However, the future of the Kentucky Innovative Scholarship and its constituencies is uncertain; because it is funded by the General Assembly, the program is only budgeted for two years — which means it is slated to end next summer. The General Assembly will have the opportunity to extend it during the 2024 session.
McDaniel, chair of the Senate Appropriations and Revenue Committee, said his long-term goal is to create a space within the commonwealth that invites “highly ambitious young people” from around the world to come and find a home here, bringing their unique dreams and ideas with them.
Before next steps can be taken to continue the scholarship, though, he said the legislature first needs to evaluate the program’s effectiveness and make sure it is providing a return to taxpayers.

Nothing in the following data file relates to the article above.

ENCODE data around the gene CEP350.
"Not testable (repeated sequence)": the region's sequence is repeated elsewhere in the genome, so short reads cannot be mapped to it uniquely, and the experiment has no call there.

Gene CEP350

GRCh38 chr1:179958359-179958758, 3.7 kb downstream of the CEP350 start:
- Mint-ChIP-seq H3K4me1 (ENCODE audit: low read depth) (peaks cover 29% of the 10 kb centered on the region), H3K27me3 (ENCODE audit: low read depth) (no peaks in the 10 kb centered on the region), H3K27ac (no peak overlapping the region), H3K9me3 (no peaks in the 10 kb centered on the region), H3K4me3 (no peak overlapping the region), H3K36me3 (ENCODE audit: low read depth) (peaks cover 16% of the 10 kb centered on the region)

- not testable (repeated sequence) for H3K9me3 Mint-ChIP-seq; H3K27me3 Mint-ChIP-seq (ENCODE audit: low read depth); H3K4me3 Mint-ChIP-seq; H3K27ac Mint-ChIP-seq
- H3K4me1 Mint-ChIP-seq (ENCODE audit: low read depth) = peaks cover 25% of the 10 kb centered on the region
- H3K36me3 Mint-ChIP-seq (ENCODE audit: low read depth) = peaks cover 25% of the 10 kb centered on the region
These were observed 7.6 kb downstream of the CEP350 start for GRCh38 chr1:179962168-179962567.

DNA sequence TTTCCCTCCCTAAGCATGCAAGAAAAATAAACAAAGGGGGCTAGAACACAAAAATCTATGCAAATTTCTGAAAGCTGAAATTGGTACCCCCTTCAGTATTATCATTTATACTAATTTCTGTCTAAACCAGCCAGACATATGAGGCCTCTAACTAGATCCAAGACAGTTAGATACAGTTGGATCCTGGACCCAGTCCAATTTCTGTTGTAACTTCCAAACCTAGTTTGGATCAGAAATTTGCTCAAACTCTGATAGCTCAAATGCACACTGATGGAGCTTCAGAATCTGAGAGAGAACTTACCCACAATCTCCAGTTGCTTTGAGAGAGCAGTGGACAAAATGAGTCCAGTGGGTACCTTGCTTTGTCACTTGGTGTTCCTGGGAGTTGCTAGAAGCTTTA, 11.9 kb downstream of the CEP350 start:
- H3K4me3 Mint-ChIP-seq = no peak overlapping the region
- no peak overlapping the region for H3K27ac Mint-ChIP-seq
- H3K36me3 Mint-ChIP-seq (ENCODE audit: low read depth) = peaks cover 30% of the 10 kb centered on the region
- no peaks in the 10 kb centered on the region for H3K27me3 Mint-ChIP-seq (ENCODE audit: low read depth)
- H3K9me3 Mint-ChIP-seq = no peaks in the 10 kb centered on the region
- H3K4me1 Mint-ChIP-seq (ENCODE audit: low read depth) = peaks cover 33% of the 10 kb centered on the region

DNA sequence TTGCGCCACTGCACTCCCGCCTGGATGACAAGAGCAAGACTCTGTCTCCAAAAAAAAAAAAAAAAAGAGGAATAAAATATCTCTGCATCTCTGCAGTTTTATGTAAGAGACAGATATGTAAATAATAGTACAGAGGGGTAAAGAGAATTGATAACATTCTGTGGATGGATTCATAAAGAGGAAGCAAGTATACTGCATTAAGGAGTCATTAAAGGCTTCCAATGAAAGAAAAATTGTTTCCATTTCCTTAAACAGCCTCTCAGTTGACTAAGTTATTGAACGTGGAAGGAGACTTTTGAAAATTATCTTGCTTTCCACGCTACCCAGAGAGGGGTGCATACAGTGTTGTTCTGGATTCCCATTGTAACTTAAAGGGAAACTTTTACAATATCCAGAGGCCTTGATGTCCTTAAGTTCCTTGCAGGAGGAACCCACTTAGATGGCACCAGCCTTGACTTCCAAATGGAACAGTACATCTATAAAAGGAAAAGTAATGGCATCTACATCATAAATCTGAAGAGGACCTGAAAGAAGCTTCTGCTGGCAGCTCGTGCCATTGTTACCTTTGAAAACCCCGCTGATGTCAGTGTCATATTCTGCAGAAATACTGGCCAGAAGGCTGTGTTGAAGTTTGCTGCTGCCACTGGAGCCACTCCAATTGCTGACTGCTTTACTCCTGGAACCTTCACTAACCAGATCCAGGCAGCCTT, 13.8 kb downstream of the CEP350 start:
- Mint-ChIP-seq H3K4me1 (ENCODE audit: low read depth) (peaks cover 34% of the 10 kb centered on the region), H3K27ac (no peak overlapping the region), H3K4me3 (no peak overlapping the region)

Gilpatrick said that she hopes the program will become a more permanent fixture, providing a concrete option for displaced students wanting to continue their education.
“Kentucky is on the cutting edge with this program. There’s really no other state in the nation that is doing anything like this for this group of people — refugees and asylees — and giving them some kind of state assistance,” she said. “It has been a lesson in immigration for a lot of us who have been involved, but it has really, I think, touched the lives of students and made things possible.”
Triumph-Abatan expressed her gratitude for KHEAA and the other partners within the community of practice; she said that she is praying for an extension of the program and hopes that the state knows she and her fellow cohort members are not taking this opportunity for granted.
“We want to make them proud, want to make something good and great out of it (and show) that their investment is worth it,” Triumph-Abatan said. “I want to actually make Kentucky proud.”